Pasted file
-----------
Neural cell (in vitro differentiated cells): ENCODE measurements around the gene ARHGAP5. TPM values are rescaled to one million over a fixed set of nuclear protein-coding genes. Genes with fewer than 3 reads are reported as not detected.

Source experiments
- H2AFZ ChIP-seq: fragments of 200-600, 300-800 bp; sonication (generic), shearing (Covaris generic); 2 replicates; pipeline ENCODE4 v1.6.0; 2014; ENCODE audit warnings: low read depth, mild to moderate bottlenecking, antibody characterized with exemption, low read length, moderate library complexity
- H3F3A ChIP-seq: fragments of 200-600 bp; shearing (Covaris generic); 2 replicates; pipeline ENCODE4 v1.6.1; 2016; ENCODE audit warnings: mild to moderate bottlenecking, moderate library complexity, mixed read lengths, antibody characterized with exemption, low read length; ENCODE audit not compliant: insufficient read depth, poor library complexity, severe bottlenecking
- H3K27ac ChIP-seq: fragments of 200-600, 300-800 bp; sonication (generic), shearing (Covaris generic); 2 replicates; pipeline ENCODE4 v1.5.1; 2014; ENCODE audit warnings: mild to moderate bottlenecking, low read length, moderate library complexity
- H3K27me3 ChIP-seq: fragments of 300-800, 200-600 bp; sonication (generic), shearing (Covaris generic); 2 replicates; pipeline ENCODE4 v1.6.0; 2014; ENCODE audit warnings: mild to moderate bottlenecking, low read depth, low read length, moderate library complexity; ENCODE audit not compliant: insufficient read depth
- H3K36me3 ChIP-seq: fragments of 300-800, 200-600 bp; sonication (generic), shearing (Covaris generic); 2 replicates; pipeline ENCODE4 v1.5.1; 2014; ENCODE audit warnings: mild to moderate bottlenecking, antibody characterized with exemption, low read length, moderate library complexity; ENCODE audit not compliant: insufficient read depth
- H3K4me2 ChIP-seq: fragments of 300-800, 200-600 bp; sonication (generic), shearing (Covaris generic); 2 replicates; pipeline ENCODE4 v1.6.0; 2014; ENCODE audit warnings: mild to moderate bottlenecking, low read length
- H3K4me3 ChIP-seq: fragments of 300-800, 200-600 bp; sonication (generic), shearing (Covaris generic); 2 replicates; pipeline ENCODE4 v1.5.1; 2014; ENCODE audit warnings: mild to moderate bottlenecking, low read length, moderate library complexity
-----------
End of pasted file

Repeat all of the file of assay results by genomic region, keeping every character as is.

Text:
Neural cell (in vitro differentiated cells): ENCODE measurements around the gene ARHGAP5. TPM values are rescaled to one million over a fixed set of nuclear protein-coding genes. Genes with fewer than 3 reads are reported as not detected.

Source experiments
- H2AFZ ChIP-seq: fragments of 200-600, 300-800 bp; sonication (generic), shearing (Covaris generic); 2 replicates; pipeline ENCODE4 v1.6.0; 2014; ENCODE audit warnings: low read depth, mild to moderate bottlenecking, antibody characterized with exemption, low read length, moderate library complexity
- H3F3A ChIP-seq: fragments of 200-600 bp; shearing (Covaris generic); 2 replicates; pipeline ENCODE4 v1.6.1; 2016; ENCODE audit warnings: mild to moderate bottlenecking, moderate library complexity, mixed read lengths, antibody characterized with exemption, low read length; ENCODE audit not compliant: insufficient read depth, poor library complexity, severe bottlenecking
- H3K27ac ChIP-seq: fragments of 200-600, 300-800 bp; sonication (generic), shearing (Covaris generic); 2 replicates; pipeline ENCODE4 v1.5.1; 2014; ENCODE audit warnings: mild to moderate bottlenecking, low read length, moderate library complexity
- H3K27me3 ChIP-seq: fragments of 300-800, 200-600 bp; sonication (generic), shearing (Covaris generic); 2 replicates; pipeline ENCODE4 v1.6.0; 2014; ENCODE audit warnings: mild to moderate bottlenecking, low read depth, low read length, moderate library complexity; ENCODE audit not compliant: insufficient read depth
- H3K36me3 ChIP-seq: fragments of 300-800, 200-600 bp; sonication (generic), shearing (Covaris generic); 2 replicates; pipeline ENCODE4 v1.5.1; 2014; ENCODE audit warnings: mild to moderate bottlenecking, antibody characterized with exemption, low read length, moderate library complexity; ENCODE audit not compliant: insufficient read depth
- H3K4me2 ChIP-seq: fragments of 300-800, 200-600 bp; sonication (generic), shearing (Covaris generic); 2 replicates; pipeline ENCODE4 v1.6.0; 2014; ENCODE audit warnings: mild to moderate bottlenecking, low read length
- H3K4me3 ChIP-seq: fragments of 300-800, 200-600 bp; sonication (generic), shearing (Covaris generic); 2 replicates; pipeline ENCODE4 v1.5.1; 2014; ENCODE audit warnings: mild to moderate bottlenecking, low read length, moderate library complexity